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(7 steps) to Making Irresistible Bancha!

A step-by-step to guide you on the proper way to make Japanese Bancha tea.

This article was last modified November 14th, 2021. by Yuki

Bancha is generally regarded as a low-grade Japanese Green tea.

It's significantly lower in umami of that of a Sencha, while the levels of catechin - which gives the astringency to the tea - are actually comparable.

Therefore, when preparing this tea, you might think to reduce the astringency by lowering the temperature of the water, similar to the way you would brew a cup of Sencha or a Gyokuro.

However, it's actually better to use hot water for Bancha.

Instead of trying to contain the astringency components of this tea, use boiling water and extract the nutrients and aroma to the max.

This tea is intended to enjoy the astringency - so let's do just that! Here are the steps on how to prepare delicious Bancha.

We will go through preparing Bancha with hot water in this article, but cold-water infusion is also very much recommended for this tea. It will result in a refreshing tea that will help reduce blood-glucose levels.

Quick Guide:



2 servings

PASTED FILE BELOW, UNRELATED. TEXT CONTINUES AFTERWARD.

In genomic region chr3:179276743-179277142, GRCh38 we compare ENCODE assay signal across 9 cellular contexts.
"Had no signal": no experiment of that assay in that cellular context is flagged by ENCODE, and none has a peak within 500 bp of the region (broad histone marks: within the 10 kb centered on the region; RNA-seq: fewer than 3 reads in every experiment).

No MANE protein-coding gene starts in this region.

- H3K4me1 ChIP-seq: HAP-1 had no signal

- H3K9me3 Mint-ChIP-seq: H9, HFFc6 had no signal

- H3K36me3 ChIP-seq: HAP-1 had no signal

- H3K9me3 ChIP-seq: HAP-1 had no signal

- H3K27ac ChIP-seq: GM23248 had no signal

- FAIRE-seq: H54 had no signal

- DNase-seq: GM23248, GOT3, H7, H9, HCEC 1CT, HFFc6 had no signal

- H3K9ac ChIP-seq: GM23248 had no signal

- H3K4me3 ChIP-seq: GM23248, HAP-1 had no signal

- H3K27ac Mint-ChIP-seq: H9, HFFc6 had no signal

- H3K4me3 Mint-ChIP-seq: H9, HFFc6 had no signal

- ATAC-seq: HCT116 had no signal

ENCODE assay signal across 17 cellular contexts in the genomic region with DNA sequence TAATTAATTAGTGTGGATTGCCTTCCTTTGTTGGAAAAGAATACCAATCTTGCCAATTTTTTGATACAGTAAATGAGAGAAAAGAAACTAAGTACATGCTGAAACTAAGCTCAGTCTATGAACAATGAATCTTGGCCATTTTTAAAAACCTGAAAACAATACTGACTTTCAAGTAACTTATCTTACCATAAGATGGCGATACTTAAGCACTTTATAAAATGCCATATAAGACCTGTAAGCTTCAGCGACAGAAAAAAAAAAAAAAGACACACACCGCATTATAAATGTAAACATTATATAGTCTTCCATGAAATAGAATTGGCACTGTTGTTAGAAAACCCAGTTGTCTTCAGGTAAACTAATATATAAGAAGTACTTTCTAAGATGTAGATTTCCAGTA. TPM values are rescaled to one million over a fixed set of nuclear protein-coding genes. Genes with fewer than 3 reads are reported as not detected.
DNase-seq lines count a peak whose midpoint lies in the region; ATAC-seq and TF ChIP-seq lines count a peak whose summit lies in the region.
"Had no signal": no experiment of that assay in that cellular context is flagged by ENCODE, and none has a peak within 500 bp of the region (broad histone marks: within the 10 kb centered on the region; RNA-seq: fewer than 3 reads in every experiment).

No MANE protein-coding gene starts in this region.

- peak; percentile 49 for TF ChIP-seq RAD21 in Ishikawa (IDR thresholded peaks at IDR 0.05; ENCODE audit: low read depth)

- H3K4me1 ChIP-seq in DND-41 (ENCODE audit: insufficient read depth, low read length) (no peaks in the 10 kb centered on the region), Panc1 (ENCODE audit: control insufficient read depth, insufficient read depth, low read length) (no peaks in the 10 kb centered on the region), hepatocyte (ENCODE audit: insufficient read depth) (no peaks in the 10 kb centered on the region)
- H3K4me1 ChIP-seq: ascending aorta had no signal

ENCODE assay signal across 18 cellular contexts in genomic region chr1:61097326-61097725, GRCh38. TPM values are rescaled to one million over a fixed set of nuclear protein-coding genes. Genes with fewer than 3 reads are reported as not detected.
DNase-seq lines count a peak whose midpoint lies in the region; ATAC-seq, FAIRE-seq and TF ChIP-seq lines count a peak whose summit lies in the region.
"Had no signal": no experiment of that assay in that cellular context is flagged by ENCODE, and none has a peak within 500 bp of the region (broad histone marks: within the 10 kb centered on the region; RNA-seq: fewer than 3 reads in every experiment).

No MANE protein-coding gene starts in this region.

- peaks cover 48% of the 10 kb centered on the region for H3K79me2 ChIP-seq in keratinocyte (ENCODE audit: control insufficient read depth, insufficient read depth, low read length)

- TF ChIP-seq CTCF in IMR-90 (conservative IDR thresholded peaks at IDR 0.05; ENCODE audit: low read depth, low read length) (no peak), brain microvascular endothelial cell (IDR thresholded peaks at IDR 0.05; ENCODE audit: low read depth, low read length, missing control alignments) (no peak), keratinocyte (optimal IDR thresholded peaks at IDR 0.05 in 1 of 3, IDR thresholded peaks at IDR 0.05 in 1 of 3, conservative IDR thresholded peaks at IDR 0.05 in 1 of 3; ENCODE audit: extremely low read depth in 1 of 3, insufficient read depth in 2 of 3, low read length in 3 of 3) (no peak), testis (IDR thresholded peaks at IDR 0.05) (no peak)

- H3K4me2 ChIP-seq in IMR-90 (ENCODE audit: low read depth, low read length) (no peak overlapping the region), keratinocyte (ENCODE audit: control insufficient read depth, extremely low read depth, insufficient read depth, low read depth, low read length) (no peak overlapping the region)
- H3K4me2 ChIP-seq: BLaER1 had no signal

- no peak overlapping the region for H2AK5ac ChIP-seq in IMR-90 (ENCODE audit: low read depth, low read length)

Water (ml)

200 ml

Leaves (g)


Leaves (in teaspoons)

3 tsp

Temperature (Celsius)

100 degrees (Boiling Water)

Brewing time (sec)

30 sec

Step1: Preparation

Kyusu (Teapot) and Chawan

Kyusu (Teapot) and Chawan

What do I need to make Bancha?

First, prepare the required tools for Bancha. It would be ideal if you can prepare the following.

Typically, Bancha will be prepared in volume. Use a large sized Kyusu (approximately 800 ml) and large sized Chawan (approximately 200ml) for this.

However, if you don't have these exact items, no need to worry. Any type of teapot and cup will do. If you're using glass materials, just make sure that they are heat resistant, as we will be using boiling water to brew this tea.

You can check our guide on tools for brewing tea for more details on the tools used for Japanese Tea.

Step 2: Measuring the Amount of Tea Leaves

Adding bancha leaves into the teapot

2-3g per person

Bancha will typically use 2-3g of tea leaves per person.

Going by this ratio, if you are preparing for a group of 5 people, the amount of required leaves will be 10-15g.

However, in such case, 10g will be enough to enjoy great tasting Bancha. The more servings you make, the less leaves to tea ratio is required.

One thing to take note of is, if you use more than this amount – say, 4-5g of Bancha leaves for 1 person, you can also enjoy a delicious 2nd infusion as well.

After measuring the tea leaves, take the leaves and put them into the teapot.

Step3: Prepare the right amount of water

measuring water with the chawan

Measure the water by pouring into the Chawan

The next step is to prepare the right amount of water.

Using a Chawan (or any kind of teacup) to measure the water is a very convenient method to do this.

By knowing the estimate capacity of the cup, you can easily measure the amount of tea you are required to make, and the amount of water you will need, just by pouring the required water into the cup!

The prerequisite for this is again to know the capacity of your cup, so It's very important to check the capacity of your cup beforehand.